One thing that frustrates marketers is the sloppy use of digital research.
Purchasing time horizon is the most valuable additional data point for B2B marketers looking to improve their lead generation activity in the SMB space, according to a new report.
The Small Business Pulse: 2013 Lead Generation Insights report from business advisory site, Business.com, found the size of business by employee base is the second most valuable additional data point marketers want, followed by type of industry.
Responsiveness was also a major factor in determining lead quality, and 69 per cent of those surveyed said they would be interested in a score attached to leads based on the likelihood of their business receiving a response. According to Business.com, real-time delivery of leads, known as ‘hot transfer’, is also expected to increase, and 41.8 per cent rated this option as ‘extremely valuable’ to their business.
“It’s clear responsiveness from the buyer is a major factor for companies when it comes to their lead generation spending and what they deem a high-quality lead,” the report stated. When asked about the delivery time, 39.6 per cent indicated receiving leads in less than five minutes is of high importance.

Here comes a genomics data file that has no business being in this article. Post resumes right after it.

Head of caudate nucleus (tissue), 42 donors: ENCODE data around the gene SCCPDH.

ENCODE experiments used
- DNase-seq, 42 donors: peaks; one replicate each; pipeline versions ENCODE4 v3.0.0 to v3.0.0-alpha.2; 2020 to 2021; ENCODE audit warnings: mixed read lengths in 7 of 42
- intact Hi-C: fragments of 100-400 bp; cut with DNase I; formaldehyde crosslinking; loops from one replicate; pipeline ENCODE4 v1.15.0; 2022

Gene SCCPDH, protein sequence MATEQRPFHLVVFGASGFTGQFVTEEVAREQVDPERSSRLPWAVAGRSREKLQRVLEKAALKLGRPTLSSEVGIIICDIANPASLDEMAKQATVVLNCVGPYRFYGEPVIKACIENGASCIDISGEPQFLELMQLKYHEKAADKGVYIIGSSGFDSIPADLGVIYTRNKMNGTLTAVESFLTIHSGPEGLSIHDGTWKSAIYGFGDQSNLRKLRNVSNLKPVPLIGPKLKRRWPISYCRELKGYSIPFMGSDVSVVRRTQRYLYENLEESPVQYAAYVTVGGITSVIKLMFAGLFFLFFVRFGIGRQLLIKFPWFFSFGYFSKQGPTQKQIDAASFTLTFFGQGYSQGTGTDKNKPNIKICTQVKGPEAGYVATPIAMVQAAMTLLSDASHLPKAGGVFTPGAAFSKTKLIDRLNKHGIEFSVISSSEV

The report also noted the rise of content marketing as an essential ingredient in lead generation marketing today. Fifty per cent of companies surveyed are interested in whitepaper leads, while 40 per cent highlighted found webinars that feature their company or products as a valuable lead source. Other channels of interest included sponsored emails, video and case study leads.
However, some respondents indicated these leads may deliver buyers that are too early in the purchase process.
Lead nurturing also cropped up as an area requiring further improvement, with nearly 80 per cent of respondent not currently using third-party tools or services to help with lead scoring, data appending or appointment setting. The report pointed out a similar study conducted by B2B Online, which showed 74 per cent of highly-effective companies use lead nurturing, compared with 26 per cent of low-effectiveness marketers.
The report was based on a survey undertaken by Business.com of more than 500 pay-per-lead advertisers in May 2013. Of these, 58 per cent are in companies with fewer than 50 employees.